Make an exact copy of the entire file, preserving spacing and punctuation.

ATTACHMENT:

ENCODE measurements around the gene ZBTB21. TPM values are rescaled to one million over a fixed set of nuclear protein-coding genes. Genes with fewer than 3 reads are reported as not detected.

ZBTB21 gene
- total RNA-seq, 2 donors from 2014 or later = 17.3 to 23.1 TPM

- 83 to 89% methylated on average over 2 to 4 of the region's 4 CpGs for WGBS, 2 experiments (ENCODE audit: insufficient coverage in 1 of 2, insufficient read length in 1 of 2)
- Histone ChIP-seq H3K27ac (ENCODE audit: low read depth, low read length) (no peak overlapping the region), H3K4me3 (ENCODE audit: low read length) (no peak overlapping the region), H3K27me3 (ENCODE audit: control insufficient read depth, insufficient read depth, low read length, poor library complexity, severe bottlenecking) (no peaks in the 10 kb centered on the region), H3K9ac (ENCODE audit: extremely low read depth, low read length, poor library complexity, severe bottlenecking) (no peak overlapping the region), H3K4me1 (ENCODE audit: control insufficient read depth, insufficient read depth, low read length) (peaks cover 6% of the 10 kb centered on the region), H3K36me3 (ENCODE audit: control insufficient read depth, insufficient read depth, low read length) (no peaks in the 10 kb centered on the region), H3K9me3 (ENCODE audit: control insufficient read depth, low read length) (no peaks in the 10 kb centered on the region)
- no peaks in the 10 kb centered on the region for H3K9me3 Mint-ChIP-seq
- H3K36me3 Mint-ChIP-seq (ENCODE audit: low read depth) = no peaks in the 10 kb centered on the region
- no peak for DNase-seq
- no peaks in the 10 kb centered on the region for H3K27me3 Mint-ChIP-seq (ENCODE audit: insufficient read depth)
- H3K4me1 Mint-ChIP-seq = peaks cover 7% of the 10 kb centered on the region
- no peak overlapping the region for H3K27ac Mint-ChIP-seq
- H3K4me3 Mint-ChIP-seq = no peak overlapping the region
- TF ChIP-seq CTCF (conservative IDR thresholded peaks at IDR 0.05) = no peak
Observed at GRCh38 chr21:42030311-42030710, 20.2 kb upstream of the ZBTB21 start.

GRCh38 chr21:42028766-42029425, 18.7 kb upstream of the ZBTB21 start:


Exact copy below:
ENCODE measurements around the gene ZBTB21. TPM values are rescaled to one million over a fixed set of nuclear protein-coding genes. Genes with fewer than 3 reads are reported as not detected.

ZBTB21 gene
- total RNA-seq, 2 donors from 2014 or later = 17.3 to 23.1 TPM

- 83 to 89% methylated on average over 2 to 4 of the region's 4 CpGs for WGBS, 2 experiments (ENCODE audit: insufficient coverage in 1 of 2, insufficient read length in 1 of 2)
- Histone ChIP-seq H3K27ac (ENCODE audit: low read depth, low read length) (no peak overlapping the region), H3K4me3 (ENCODE audit: low read length) (no peak overlapping the region), H3K27me3 (ENCODE audit: control insufficient read depth, insufficient read depth, low read length, poor library complexity, severe bottlenecking) (no peaks in the 10 kb centered on the region), H3K9ac (ENCODE audit: extremely low read depth, low read length, poor library complexity, severe bottlenecking) (no peak overlapping the region), H3K4me1 (ENCODE audit: control insufficient read depth, insufficient read depth, low read length) (peaks cover 6% of the 10 kb centered on the region), H3K36me3 (ENCODE audit: control insufficient read depth, insufficient read depth, low read length) (no peaks in the 10 kb centered on the region), H3K9me3 (ENCODE audit: control insufficient read depth, low read length) (no peaks in the 10 kb centered on the region)
- no peaks in the 10 kb centered on the region for H3K9me3 Mint-ChIP-seq
- H3K36me3 Mint-ChIP-seq (ENCODE audit: low read depth) = no peaks in the 10 kb centered on the region
- no peak for DNase-seq
- no peaks in the 10 kb centered on the region for H3K27me3 Mint-ChIP-seq (ENCODE audit: insufficient read depth)
- H3K4me1 Mint-ChIP-seq = peaks cover 7% of the 10 kb centered on the region
- no peak overlapping the region for H3K27ac Mint-ChIP-seq
- H3K4me3 Mint-ChIP-seq = no peak overlapping the region
- TF ChIP-seq CTCF (conservative IDR thresholded peaks at IDR 0.05) = no peak
Observed at GRCh38 chr21:42030311-42030710, 20.2 kb upstream of the ZBTB21 start.

GRCh38 chr21:42028766-42029425, 18.7 kb upstream of the ZBTB21 start: